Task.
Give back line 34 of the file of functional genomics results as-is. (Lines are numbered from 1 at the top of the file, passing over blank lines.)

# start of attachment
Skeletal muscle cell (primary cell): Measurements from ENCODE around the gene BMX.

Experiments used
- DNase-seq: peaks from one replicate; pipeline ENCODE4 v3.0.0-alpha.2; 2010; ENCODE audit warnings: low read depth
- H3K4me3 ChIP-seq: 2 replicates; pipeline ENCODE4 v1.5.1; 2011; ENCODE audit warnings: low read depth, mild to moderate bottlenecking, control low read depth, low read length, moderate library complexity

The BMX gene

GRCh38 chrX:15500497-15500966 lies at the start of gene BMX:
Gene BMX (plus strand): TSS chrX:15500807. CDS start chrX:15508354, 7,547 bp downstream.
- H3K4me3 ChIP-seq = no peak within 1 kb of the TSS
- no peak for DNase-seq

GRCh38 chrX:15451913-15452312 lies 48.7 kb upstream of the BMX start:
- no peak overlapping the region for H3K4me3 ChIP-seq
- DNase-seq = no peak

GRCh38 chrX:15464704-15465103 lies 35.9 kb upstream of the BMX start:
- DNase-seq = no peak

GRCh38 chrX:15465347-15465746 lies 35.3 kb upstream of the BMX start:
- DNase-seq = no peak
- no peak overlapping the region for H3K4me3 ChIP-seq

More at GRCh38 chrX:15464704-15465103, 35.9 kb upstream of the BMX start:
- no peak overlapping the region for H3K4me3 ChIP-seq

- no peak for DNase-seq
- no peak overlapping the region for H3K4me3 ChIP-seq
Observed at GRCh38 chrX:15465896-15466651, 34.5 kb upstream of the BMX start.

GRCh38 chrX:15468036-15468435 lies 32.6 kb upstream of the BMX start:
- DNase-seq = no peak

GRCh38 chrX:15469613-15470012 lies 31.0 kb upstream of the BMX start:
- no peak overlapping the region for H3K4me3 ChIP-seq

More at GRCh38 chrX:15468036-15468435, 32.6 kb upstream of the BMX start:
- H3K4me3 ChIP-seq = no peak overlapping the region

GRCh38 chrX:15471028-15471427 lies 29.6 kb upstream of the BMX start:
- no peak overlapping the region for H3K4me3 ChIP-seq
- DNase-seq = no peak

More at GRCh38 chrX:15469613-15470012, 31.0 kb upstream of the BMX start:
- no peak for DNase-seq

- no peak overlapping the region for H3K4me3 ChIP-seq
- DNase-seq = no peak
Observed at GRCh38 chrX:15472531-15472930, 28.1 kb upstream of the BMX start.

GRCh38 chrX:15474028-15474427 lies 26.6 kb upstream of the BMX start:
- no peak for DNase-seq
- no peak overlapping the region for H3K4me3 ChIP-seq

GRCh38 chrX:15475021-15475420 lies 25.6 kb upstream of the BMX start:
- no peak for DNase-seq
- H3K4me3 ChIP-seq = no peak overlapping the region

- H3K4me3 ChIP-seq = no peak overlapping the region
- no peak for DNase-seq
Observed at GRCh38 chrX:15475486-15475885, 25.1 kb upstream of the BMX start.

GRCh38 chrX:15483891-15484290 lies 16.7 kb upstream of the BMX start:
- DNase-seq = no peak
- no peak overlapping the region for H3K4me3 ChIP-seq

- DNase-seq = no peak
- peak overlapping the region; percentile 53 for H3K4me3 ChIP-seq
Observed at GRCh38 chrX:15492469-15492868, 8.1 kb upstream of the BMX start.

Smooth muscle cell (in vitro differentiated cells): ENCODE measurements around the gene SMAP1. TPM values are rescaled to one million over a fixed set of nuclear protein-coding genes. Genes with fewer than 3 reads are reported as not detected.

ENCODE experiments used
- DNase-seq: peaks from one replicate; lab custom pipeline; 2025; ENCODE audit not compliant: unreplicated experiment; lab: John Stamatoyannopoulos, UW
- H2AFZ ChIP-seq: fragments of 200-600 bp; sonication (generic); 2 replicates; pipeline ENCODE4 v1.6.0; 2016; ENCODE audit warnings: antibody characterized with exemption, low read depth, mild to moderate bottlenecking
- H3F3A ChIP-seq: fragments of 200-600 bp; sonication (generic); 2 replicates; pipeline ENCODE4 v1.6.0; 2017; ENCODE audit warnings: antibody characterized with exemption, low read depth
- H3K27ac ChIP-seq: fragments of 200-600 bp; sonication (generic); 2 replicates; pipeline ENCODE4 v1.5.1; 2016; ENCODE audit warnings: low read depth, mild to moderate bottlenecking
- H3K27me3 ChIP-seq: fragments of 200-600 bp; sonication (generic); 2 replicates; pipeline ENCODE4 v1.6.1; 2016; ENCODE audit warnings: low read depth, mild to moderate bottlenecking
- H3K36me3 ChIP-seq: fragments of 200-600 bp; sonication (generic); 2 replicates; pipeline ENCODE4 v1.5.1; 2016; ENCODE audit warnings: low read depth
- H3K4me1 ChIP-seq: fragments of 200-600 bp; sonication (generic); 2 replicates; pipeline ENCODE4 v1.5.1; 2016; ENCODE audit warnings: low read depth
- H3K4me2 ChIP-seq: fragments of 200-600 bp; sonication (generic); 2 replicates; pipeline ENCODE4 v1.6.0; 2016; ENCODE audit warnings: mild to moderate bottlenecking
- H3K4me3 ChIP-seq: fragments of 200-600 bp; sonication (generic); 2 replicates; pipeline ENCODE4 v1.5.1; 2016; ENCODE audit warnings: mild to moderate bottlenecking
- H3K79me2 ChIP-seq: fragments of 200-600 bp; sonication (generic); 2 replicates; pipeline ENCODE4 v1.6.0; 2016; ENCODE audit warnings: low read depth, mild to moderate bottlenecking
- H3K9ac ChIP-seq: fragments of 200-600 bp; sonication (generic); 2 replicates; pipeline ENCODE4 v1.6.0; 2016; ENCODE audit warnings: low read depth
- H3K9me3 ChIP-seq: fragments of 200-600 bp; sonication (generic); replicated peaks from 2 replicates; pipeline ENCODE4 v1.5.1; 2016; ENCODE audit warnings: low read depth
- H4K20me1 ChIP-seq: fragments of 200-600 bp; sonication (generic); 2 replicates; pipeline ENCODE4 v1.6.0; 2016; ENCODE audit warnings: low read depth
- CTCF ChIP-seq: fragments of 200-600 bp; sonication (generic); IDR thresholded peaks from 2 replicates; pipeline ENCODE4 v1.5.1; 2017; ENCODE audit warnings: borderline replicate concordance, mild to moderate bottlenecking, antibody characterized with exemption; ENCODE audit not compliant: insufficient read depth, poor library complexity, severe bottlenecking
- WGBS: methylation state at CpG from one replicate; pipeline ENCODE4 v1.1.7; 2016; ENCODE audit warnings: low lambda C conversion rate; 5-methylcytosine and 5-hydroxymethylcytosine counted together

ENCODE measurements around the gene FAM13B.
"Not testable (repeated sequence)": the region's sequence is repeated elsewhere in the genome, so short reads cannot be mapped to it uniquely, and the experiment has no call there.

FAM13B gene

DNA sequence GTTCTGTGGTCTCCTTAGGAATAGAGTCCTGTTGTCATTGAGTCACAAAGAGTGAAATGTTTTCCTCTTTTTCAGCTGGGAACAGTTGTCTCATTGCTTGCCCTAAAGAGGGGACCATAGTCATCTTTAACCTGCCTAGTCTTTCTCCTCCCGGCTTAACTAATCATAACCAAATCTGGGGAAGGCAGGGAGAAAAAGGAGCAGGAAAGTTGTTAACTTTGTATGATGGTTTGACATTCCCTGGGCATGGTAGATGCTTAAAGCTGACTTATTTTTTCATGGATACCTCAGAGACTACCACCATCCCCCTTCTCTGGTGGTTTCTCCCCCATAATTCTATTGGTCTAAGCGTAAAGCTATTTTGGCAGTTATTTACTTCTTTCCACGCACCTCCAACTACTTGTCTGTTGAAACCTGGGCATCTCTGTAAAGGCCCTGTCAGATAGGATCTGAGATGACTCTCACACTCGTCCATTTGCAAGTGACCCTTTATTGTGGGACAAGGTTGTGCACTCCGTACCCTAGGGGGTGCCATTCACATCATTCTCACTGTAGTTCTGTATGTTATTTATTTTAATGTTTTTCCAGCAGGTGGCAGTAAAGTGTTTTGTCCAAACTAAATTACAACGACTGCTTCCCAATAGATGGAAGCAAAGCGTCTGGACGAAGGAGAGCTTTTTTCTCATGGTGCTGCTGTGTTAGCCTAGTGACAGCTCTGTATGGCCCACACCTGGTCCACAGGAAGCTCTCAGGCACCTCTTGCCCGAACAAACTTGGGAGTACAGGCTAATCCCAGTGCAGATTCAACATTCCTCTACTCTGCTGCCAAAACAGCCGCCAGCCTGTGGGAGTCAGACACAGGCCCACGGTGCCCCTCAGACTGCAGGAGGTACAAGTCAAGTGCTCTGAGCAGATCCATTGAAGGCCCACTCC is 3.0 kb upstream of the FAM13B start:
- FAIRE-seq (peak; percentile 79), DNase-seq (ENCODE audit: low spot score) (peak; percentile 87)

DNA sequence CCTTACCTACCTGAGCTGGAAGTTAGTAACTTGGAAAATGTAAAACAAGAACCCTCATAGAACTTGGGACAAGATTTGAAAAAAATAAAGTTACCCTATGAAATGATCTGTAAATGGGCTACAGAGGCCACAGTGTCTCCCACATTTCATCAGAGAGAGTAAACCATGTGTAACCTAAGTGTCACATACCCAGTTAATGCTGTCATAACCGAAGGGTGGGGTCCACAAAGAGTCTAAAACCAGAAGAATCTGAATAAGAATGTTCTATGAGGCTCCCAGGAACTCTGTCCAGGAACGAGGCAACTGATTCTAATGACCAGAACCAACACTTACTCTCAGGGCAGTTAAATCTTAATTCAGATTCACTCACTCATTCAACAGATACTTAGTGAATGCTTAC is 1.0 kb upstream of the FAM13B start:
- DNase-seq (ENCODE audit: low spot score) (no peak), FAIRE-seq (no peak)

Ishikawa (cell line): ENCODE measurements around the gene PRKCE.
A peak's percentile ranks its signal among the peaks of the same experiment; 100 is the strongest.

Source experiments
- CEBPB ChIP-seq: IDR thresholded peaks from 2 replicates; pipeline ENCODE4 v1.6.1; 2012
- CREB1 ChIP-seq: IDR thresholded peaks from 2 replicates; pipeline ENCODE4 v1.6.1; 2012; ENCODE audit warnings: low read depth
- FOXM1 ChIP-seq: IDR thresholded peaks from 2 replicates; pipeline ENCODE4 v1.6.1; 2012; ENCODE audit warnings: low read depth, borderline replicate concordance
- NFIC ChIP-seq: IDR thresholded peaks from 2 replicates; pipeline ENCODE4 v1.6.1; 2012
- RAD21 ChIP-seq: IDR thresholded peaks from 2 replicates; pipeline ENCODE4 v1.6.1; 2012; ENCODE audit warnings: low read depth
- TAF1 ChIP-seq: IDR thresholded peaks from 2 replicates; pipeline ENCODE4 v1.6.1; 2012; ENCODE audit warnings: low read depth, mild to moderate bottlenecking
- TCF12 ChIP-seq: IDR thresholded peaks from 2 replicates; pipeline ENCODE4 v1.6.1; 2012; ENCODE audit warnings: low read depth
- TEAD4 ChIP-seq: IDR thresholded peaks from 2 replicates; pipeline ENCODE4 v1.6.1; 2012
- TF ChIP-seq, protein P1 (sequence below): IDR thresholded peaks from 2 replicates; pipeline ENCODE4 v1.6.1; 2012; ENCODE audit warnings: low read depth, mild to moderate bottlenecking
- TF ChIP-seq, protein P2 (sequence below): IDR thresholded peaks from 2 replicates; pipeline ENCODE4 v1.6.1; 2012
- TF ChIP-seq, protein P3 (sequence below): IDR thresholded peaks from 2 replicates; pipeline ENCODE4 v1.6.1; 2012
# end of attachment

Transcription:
- no peak overlapping the region for H3K4me3 ChIP-seq